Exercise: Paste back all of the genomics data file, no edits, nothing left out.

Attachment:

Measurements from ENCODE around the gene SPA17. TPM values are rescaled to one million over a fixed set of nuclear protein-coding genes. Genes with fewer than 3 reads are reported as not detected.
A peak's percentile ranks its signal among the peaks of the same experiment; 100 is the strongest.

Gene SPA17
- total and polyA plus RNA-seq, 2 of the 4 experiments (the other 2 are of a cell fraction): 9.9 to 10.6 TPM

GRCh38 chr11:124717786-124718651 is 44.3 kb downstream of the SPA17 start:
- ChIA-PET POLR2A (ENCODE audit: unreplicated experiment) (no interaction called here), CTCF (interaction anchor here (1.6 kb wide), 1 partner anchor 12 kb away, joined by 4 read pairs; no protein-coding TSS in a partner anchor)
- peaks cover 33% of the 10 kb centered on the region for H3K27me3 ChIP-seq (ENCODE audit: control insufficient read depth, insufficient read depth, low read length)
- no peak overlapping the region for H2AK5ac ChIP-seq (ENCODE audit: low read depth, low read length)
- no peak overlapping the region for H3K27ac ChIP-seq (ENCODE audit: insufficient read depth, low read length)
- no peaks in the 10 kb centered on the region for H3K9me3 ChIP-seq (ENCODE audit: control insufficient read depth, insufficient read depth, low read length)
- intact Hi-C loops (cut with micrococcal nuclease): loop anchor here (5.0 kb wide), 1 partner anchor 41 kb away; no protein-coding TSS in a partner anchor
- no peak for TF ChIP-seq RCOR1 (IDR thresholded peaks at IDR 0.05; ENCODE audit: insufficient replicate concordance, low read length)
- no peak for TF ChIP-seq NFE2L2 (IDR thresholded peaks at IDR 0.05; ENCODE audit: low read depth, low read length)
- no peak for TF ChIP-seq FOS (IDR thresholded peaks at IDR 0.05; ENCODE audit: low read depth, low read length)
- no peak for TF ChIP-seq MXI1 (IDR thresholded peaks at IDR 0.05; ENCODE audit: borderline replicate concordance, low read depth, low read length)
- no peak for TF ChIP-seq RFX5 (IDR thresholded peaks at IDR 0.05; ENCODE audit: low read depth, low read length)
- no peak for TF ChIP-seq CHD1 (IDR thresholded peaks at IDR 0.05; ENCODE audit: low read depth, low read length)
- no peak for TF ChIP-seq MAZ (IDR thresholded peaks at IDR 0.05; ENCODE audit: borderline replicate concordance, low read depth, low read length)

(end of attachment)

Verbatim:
Measurements from ENCODE around the gene SPA17. TPM values are rescaled to one million over a fixed set of nuclear protein-coding genes. Genes with fewer than 3 reads are reported as not detected.
A peak's percentile ranks its signal among the peaks of the same experiment; 100 is the strongest.

Gene SPA17
- total and polyA plus RNA-seq, 2 of the 4 experiments (the other 2 are of a cell fraction): 9.9 to 10.6 TPM

GRCh38 chr11:124717786-124718651 is 44.3 kb downstream of the SPA17 start:
- ChIA-PET POLR2A (ENCODE audit: unreplicated experiment) (no interaction called here), CTCF (interaction anchor here (1.6 kb wide), 1 partner anchor 12 kb away, joined by 4 read pairs; no protein-coding TSS in a partner anchor)
- peaks cover 33% of the 10 kb centered on the region for H3K27me3 ChIP-seq (ENCODE audit: control insufficient read depth, insufficient read depth, low read length)
- no peak overlapping the region for H2AK5ac ChIP-seq (ENCODE audit: low read depth, low read length)
- no peak overlapping the region for H3K27ac ChIP-seq (ENCODE audit: insufficient read depth, low read length)
- no peaks in the 10 kb centered on the region for H3K9me3 ChIP-seq (ENCODE audit: control insufficient read depth, insufficient read depth, low read length)
- intact Hi-C loops (cut with micrococcal nuclease): loop anchor here (5.0 kb wide), 1 partner anchor 41 kb away; no protein-coding TSS in a partner anchor
- no peak for TF ChIP-seq RCOR1 (IDR thresholded peaks at IDR 0.05; ENCODE audit: insufficient replicate concordance, low read length)
- no peak for TF ChIP-seq NFE2L2 (IDR thresholded peaks at IDR 0.05; ENCODE audit: low read depth, low read length)
- no peak for TF ChIP-seq FOS (IDR thresholded peaks at IDR 0.05; ENCODE audit: low read depth, low read length)
- no peak for TF ChIP-seq MXI1 (IDR thresholded peaks at IDR 0.05; ENCODE audit: borderline replicate concordance, low read depth, low read length)
- no peak for TF ChIP-seq RFX5 (IDR thresholded peaks at IDR 0.05; ENCODE audit: low read depth, low read length)
- no peak for TF ChIP-seq CHD1 (IDR thresholded peaks at IDR 0.05; ENCODE audit: low read depth, low read length)
- no peak for TF ChIP-seq MAZ (IDR thresholded peaks at IDR 0.05; ENCODE audit: borderline replicate concordance, low read depth, low read length)